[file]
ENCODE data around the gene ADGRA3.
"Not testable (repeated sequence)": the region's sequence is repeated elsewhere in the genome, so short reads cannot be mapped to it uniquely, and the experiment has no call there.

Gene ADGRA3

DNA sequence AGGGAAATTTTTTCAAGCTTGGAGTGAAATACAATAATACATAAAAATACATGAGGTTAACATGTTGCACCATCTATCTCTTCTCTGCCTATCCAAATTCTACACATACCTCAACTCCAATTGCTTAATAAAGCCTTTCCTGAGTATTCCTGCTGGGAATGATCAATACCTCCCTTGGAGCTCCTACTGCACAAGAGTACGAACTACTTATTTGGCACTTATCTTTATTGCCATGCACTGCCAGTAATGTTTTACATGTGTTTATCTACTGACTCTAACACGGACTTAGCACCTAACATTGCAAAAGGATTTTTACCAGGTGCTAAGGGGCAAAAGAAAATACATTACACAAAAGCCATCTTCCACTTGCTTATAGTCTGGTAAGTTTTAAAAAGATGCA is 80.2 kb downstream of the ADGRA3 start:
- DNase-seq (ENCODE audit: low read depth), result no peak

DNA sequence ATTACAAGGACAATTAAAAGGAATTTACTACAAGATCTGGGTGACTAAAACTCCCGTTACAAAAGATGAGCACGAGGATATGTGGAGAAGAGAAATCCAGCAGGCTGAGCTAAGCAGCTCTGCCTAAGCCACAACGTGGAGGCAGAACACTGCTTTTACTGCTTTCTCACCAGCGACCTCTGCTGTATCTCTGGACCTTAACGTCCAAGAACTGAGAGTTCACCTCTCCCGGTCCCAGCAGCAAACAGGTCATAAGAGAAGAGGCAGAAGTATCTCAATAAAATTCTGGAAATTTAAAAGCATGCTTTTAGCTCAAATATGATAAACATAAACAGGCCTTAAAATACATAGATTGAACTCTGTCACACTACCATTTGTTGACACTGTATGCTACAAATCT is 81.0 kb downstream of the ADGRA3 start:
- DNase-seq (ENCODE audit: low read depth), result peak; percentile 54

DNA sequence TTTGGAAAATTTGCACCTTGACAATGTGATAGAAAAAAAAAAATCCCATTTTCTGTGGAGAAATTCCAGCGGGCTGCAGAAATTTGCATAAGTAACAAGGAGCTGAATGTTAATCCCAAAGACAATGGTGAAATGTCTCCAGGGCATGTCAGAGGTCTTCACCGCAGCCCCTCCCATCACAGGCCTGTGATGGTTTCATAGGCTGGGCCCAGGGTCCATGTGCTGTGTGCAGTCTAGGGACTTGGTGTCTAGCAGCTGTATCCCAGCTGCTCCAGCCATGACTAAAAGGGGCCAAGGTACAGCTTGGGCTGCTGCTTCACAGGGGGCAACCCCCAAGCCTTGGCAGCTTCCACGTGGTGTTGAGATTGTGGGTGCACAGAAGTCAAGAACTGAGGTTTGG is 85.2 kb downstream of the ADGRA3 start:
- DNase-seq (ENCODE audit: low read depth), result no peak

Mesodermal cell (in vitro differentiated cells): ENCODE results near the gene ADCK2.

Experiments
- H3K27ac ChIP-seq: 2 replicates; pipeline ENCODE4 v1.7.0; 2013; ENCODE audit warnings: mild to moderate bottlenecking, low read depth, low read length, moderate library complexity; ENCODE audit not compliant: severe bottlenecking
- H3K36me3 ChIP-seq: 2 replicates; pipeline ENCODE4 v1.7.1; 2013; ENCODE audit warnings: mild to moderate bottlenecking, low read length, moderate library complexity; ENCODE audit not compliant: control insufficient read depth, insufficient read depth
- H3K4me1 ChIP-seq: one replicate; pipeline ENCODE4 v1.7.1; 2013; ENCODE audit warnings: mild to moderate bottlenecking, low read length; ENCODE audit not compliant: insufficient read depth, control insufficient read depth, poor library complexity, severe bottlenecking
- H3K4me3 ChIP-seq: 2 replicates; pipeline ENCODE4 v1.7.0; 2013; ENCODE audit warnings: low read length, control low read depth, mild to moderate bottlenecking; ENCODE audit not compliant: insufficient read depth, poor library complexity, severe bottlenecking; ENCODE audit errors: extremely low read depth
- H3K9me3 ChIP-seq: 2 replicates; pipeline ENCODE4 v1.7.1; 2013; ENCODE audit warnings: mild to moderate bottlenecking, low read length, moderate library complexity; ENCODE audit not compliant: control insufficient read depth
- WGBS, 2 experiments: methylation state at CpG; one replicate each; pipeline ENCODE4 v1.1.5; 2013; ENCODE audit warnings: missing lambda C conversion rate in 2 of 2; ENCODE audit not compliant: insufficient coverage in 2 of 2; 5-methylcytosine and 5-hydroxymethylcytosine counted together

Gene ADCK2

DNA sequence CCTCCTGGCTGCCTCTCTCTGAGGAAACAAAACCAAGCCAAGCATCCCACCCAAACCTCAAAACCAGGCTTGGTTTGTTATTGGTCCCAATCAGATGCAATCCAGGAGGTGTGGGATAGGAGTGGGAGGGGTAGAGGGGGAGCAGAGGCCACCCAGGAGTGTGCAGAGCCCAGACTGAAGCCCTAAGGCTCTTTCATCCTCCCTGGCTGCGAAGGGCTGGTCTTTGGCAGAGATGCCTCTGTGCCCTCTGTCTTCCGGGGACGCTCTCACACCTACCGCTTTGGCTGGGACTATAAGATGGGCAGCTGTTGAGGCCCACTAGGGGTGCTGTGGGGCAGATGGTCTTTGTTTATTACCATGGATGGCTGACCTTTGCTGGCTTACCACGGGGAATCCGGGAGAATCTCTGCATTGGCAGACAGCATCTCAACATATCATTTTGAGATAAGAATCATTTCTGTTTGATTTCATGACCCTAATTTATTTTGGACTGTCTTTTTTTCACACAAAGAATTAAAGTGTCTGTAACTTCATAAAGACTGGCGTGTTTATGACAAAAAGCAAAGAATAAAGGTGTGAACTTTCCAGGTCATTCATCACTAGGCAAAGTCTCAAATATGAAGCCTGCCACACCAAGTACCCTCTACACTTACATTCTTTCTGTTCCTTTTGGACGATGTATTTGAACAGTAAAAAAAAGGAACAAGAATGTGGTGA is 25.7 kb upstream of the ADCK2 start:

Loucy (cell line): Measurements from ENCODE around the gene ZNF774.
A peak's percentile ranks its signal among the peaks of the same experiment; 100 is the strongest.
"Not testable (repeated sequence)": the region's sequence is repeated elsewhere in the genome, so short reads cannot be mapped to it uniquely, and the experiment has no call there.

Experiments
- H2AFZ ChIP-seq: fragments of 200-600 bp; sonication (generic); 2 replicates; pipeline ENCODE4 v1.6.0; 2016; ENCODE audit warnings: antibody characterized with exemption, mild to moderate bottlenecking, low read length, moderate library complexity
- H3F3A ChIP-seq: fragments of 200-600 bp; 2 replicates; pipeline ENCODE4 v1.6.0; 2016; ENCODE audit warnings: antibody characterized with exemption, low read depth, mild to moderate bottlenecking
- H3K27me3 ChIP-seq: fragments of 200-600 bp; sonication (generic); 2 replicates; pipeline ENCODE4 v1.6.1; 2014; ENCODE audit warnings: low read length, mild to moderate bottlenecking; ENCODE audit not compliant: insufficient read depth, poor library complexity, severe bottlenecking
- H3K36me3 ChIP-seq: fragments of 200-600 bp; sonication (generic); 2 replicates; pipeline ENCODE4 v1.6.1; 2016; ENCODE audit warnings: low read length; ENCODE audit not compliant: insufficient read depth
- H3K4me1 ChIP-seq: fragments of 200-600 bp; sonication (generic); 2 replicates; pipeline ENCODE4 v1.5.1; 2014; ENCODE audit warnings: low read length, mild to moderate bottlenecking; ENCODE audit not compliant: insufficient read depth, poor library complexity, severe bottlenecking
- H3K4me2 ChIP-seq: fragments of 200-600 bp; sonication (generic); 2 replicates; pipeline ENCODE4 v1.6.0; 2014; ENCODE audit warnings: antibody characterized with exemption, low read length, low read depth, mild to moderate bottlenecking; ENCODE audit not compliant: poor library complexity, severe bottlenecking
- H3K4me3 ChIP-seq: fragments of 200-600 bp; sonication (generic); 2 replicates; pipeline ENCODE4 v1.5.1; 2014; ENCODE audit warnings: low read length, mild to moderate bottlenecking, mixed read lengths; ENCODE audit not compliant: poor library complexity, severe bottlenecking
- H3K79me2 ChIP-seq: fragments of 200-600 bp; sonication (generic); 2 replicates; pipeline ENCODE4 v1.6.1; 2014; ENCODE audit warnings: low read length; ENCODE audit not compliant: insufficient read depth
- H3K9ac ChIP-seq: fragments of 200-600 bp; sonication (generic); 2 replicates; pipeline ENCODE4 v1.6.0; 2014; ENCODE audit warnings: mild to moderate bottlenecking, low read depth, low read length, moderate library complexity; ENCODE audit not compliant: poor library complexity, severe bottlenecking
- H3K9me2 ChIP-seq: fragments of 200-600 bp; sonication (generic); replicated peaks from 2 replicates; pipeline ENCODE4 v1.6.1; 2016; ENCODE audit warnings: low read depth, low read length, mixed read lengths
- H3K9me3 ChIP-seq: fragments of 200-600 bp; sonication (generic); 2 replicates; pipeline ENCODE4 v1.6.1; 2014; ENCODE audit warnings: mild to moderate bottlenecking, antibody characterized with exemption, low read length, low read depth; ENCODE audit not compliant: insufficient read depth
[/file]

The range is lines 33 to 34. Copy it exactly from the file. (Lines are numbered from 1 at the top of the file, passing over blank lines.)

- H3K9me2 ChIP-seq: fragments of 200-600 bp; sonication (generic); replicated peaks from 2 replicates; pipeline ENCODE4 v1.6.1; 2016; ENCODE audit warnings: low read depth, low read length, mixed read lengths
- H3K9me3 ChIP-seq: fragments of 200-600 bp; sonication (generic); 2 replicates; pipeline ENCODE4 v1.6.1; 2014; ENCODE audit warnings: mild to moderate bottlenecking, antibody characterized with exemption, low read length, low read depth; ENCODE audit not compliant: insufficient read depth